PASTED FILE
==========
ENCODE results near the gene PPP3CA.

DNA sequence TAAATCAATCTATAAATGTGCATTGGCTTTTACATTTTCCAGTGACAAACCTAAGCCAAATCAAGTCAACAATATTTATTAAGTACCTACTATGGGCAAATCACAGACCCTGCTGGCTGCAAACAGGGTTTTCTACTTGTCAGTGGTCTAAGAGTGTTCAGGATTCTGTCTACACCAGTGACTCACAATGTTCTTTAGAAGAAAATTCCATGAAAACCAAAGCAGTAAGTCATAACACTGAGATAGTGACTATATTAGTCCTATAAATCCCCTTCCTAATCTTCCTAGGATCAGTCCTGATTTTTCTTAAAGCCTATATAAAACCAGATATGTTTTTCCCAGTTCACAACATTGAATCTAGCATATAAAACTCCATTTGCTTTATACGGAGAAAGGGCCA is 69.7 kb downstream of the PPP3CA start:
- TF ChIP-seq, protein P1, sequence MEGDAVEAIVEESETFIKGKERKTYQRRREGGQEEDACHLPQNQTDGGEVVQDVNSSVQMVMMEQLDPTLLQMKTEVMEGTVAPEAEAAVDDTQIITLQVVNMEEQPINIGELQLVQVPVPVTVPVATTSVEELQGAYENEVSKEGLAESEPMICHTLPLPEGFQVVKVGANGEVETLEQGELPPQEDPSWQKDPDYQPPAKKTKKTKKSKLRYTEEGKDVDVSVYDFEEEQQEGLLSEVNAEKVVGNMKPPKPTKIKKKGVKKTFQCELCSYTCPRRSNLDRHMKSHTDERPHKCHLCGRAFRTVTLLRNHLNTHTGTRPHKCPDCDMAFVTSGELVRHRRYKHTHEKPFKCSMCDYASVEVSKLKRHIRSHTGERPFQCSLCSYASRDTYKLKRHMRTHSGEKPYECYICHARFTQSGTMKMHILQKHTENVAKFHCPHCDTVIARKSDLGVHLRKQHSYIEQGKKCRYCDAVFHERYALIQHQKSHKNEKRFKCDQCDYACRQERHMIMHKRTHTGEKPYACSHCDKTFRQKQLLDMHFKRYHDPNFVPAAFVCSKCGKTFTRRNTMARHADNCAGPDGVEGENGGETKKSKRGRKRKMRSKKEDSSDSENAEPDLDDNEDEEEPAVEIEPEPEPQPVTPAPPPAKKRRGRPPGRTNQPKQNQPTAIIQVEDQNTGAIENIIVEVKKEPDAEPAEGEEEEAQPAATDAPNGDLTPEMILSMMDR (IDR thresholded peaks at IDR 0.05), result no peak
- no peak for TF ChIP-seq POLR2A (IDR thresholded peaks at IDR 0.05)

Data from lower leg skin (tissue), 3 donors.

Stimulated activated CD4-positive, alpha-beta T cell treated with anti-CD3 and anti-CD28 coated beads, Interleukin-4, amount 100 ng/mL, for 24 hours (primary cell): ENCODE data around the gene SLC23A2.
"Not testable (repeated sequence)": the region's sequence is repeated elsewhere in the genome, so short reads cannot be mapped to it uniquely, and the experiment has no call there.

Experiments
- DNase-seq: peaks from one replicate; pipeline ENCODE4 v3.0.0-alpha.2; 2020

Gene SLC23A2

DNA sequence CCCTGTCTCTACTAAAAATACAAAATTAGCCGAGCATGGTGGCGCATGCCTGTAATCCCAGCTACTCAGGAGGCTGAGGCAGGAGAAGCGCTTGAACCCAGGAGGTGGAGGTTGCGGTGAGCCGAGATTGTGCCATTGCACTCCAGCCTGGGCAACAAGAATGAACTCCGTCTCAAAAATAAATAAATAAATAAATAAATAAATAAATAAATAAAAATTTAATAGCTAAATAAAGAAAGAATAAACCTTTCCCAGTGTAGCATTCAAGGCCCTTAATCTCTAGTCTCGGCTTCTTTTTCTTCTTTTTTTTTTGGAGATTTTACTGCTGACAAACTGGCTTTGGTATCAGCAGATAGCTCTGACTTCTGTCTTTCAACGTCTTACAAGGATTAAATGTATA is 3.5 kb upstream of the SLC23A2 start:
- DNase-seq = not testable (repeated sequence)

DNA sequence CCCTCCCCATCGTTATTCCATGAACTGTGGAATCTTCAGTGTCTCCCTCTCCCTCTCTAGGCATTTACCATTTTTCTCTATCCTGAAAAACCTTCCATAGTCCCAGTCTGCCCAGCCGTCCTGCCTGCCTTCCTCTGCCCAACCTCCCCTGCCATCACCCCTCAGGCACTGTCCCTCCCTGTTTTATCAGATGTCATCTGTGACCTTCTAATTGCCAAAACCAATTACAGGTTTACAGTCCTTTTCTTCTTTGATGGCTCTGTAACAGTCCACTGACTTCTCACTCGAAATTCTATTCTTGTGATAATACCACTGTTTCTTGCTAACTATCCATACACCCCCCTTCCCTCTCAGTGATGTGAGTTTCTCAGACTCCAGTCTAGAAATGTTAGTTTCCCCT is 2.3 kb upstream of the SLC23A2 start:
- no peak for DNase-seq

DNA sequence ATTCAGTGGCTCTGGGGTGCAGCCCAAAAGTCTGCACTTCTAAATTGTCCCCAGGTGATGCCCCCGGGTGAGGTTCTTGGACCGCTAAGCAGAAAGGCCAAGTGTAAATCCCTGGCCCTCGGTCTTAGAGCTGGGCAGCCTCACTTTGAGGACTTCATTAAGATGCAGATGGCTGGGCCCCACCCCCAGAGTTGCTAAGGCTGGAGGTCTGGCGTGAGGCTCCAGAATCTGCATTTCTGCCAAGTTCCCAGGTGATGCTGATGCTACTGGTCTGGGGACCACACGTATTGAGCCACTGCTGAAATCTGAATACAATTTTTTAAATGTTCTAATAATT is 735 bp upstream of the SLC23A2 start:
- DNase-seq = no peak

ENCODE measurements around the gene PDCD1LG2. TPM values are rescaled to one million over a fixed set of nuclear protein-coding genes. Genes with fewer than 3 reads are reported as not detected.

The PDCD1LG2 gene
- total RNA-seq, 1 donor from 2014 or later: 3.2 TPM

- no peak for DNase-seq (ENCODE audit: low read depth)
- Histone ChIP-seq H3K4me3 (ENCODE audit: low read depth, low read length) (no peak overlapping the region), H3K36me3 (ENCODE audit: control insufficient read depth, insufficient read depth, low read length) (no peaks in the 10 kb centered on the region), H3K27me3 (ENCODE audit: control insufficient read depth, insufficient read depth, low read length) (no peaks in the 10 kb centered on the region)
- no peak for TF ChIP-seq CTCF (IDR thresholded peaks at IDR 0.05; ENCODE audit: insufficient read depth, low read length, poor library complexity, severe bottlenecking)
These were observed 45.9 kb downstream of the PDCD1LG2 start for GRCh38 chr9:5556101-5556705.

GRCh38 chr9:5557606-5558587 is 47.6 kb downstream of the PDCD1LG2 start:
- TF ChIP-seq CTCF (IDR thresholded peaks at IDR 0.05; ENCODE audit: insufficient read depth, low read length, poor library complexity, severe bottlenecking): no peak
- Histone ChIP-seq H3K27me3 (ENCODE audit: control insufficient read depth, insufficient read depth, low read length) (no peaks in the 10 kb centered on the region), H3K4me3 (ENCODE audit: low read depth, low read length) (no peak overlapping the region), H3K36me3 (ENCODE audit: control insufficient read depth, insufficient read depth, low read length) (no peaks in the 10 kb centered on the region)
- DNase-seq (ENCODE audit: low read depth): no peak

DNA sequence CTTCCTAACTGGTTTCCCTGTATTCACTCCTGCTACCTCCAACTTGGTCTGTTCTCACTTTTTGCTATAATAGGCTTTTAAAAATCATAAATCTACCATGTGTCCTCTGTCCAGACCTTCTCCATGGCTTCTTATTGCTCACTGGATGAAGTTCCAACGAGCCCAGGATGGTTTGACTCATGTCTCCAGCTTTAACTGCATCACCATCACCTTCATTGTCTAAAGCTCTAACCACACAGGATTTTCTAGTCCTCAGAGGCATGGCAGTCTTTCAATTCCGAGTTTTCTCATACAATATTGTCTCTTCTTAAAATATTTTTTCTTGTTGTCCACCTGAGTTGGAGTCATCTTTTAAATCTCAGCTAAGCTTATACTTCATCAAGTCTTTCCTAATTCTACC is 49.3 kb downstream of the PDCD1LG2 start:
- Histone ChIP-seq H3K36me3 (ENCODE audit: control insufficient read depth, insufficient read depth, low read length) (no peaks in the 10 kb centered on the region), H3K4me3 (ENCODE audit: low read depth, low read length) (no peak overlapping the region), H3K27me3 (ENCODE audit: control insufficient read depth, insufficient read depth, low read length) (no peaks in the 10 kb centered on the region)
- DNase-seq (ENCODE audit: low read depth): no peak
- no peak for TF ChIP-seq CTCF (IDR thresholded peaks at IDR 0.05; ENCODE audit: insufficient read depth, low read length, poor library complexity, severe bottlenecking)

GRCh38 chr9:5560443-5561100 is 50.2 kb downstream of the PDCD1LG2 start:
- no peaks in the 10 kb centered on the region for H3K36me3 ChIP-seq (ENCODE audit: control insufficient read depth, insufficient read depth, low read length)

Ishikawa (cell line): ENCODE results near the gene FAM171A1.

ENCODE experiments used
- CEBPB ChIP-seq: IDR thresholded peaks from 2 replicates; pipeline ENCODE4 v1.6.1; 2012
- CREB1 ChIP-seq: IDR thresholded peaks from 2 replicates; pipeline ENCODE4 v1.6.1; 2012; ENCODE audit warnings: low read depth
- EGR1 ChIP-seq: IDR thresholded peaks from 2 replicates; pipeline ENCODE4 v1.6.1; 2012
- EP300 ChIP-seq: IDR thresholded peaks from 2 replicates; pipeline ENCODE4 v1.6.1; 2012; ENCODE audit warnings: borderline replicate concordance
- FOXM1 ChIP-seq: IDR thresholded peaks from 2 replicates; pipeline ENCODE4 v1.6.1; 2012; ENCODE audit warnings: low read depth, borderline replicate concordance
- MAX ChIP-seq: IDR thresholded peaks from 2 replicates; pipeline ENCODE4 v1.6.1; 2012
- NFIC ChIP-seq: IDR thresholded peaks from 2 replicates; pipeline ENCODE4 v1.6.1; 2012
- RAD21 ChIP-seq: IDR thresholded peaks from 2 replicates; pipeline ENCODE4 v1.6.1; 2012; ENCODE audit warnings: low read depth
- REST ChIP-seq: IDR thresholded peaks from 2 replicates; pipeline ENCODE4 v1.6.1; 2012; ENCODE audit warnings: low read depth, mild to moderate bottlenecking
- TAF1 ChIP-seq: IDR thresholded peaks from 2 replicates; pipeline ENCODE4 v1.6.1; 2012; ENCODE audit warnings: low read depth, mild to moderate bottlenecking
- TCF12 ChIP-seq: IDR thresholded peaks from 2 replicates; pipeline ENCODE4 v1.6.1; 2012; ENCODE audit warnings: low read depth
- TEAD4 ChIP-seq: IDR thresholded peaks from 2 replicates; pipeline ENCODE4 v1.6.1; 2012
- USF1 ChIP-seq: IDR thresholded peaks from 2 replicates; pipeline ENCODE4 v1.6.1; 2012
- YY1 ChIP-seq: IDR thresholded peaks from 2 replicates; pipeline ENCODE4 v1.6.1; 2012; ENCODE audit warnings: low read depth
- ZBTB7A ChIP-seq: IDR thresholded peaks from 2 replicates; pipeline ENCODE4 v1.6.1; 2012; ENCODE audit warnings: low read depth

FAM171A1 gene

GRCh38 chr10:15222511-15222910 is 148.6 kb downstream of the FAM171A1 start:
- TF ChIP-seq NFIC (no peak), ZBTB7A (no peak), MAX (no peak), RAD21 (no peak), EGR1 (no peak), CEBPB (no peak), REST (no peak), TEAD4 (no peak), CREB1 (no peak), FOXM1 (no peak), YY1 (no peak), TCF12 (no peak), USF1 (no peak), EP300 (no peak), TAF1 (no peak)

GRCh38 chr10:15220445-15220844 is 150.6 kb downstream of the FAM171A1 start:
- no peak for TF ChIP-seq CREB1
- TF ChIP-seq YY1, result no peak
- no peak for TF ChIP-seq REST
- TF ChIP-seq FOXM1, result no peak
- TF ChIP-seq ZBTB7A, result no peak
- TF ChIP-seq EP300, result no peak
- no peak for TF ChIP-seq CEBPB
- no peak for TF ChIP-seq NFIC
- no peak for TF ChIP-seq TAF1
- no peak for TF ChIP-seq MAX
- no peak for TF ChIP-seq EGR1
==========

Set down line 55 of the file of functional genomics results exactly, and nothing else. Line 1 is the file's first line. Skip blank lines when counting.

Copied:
- no peak for TF ChIP-seq CREB1